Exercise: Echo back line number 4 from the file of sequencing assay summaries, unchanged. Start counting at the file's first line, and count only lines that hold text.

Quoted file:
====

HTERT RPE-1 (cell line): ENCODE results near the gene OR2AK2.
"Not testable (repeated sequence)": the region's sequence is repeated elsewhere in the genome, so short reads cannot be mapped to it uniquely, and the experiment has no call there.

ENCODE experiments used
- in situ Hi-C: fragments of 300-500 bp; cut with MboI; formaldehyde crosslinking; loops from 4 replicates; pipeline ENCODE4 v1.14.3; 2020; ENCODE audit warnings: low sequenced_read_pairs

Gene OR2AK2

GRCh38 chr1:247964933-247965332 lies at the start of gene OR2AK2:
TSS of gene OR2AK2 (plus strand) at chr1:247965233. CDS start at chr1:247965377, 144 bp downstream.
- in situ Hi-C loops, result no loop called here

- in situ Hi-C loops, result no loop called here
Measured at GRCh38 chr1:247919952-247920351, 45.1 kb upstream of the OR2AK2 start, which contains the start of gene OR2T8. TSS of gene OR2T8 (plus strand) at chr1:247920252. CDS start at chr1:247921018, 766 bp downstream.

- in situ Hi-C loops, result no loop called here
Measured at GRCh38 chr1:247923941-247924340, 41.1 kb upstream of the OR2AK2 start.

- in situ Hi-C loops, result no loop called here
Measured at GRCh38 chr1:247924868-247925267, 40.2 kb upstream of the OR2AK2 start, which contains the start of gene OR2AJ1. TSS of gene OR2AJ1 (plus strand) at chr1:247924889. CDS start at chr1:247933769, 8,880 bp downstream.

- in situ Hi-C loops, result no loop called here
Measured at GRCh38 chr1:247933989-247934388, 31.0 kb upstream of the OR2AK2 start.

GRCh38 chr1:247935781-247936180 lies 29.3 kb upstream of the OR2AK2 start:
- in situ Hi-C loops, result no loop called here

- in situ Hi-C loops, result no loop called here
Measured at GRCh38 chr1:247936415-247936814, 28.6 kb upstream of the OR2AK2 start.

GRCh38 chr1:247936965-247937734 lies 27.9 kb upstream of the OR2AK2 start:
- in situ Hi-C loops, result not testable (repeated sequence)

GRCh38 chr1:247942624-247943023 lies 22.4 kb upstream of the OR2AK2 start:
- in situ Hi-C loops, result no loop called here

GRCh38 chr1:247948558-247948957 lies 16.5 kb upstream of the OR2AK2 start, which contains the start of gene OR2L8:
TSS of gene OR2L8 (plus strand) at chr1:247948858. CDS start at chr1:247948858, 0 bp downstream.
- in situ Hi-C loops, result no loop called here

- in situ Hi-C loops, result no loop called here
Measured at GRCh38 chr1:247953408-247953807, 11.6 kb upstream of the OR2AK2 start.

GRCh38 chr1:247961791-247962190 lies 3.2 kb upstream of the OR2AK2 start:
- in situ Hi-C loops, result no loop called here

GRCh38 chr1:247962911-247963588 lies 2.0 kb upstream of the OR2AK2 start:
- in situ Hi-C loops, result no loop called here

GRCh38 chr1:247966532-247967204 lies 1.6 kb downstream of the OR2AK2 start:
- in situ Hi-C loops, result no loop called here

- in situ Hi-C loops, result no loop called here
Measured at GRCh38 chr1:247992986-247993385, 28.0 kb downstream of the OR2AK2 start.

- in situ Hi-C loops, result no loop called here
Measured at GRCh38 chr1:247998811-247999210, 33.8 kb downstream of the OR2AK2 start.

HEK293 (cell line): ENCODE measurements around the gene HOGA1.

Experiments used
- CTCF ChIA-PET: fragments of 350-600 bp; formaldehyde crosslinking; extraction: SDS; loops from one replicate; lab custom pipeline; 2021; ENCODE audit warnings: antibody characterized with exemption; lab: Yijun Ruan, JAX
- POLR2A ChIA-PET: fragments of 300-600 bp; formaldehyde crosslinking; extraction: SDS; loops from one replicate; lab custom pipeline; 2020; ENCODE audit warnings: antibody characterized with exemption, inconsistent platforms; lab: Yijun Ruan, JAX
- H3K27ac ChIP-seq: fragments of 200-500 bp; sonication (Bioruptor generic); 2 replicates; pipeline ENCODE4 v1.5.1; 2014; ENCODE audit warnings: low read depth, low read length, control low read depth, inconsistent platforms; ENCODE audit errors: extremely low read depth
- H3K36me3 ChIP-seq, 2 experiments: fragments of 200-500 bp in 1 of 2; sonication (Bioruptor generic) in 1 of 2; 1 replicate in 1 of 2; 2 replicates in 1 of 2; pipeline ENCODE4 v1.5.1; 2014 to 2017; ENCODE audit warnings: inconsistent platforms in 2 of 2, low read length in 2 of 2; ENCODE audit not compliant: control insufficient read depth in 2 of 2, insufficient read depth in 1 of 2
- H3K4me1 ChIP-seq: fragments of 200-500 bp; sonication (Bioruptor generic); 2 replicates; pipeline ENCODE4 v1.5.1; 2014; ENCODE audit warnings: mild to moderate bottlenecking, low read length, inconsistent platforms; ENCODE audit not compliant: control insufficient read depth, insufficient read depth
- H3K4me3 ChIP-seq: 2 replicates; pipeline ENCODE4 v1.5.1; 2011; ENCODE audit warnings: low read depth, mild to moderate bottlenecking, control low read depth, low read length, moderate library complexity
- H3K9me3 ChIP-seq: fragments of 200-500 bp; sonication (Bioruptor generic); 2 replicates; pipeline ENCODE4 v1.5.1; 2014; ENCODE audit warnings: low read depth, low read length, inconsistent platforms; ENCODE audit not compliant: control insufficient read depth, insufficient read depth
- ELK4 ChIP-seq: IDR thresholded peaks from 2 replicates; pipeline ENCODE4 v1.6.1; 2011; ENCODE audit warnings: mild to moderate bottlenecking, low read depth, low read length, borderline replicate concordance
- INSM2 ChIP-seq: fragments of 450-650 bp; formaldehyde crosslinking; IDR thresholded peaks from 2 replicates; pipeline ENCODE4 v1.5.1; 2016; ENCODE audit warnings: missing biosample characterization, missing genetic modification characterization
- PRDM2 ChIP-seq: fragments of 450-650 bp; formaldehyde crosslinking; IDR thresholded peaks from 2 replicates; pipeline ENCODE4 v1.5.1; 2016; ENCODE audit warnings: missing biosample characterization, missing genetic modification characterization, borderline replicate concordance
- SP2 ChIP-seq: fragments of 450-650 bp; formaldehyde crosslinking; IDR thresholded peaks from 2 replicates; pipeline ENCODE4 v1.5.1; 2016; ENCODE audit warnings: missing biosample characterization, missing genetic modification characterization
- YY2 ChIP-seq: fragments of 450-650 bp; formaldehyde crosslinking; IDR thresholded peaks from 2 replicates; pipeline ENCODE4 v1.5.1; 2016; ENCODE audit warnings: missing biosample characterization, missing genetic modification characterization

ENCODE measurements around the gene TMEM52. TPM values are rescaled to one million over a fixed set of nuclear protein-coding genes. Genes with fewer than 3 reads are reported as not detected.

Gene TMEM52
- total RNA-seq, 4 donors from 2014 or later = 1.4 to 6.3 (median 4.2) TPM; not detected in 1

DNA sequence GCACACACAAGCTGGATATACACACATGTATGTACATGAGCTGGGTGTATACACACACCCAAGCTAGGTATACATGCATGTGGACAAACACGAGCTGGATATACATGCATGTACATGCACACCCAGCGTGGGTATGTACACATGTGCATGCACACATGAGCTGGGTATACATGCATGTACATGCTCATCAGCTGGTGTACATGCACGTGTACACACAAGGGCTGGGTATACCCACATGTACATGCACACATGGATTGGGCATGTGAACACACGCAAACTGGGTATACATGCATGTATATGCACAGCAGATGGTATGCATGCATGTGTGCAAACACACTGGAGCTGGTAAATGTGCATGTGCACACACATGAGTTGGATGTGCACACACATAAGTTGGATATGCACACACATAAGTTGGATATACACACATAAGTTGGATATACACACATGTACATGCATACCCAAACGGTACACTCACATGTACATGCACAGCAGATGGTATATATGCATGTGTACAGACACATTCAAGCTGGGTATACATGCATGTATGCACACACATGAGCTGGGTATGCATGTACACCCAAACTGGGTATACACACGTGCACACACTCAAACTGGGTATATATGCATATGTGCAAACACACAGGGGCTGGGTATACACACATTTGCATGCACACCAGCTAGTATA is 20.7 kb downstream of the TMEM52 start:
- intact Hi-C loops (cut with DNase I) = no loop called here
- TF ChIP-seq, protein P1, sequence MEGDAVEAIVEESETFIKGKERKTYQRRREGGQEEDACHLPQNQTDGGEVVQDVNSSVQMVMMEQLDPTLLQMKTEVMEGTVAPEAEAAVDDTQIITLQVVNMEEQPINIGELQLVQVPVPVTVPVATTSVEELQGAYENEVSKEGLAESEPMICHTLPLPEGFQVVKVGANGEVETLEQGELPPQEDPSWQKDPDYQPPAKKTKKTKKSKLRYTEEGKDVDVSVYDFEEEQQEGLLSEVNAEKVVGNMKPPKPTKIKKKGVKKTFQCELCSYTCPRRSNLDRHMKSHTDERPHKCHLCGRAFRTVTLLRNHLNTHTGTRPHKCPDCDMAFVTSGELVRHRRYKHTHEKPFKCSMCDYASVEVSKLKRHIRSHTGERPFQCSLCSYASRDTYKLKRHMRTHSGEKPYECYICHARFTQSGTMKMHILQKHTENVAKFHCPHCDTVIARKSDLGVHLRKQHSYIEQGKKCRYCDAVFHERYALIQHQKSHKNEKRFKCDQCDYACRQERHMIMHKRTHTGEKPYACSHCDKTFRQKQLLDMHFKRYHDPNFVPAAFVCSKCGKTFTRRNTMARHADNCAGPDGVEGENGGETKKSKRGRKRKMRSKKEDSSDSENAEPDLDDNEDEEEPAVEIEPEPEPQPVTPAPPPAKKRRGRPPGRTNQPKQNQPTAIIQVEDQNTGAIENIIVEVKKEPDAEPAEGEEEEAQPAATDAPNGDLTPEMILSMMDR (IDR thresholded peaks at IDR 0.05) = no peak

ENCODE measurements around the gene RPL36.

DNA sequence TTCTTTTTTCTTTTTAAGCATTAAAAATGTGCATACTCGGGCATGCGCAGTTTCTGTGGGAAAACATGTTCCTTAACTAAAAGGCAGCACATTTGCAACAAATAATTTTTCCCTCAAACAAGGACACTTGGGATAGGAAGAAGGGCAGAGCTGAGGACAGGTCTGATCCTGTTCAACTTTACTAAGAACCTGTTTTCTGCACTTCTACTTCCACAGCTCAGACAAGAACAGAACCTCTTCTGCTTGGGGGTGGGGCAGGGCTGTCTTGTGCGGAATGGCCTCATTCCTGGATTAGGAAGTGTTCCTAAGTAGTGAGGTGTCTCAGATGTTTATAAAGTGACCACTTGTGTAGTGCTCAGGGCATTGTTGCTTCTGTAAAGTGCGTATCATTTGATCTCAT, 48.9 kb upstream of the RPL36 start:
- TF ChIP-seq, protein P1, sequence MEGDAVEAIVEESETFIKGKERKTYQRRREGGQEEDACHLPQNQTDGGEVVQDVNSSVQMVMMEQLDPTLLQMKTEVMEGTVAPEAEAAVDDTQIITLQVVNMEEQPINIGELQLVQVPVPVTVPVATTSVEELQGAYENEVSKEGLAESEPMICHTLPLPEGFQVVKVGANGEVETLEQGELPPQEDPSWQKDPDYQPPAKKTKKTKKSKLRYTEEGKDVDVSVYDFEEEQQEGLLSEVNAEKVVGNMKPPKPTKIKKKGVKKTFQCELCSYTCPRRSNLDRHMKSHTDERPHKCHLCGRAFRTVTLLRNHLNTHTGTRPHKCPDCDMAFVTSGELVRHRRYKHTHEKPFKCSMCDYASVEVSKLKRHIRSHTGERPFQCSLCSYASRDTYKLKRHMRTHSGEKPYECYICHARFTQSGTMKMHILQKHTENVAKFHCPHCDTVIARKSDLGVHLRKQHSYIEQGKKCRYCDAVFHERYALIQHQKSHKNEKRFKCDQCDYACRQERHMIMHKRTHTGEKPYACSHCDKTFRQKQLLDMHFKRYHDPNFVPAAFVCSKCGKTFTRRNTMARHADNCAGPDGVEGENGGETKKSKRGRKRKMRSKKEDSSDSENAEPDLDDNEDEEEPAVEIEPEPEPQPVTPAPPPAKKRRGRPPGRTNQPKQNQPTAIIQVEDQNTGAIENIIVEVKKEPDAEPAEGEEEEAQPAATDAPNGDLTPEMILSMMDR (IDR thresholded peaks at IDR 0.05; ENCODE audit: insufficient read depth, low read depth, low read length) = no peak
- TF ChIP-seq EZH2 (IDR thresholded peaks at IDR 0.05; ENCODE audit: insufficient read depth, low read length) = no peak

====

- in situ Hi-C: fragments of 300-500 bp; cut with MboI; formaldehyde crosslinking; loops from 4 replicates; pipeline ENCODE4 v1.14.3; 2020; ENCODE audit warnings: low sequenced_read_pairs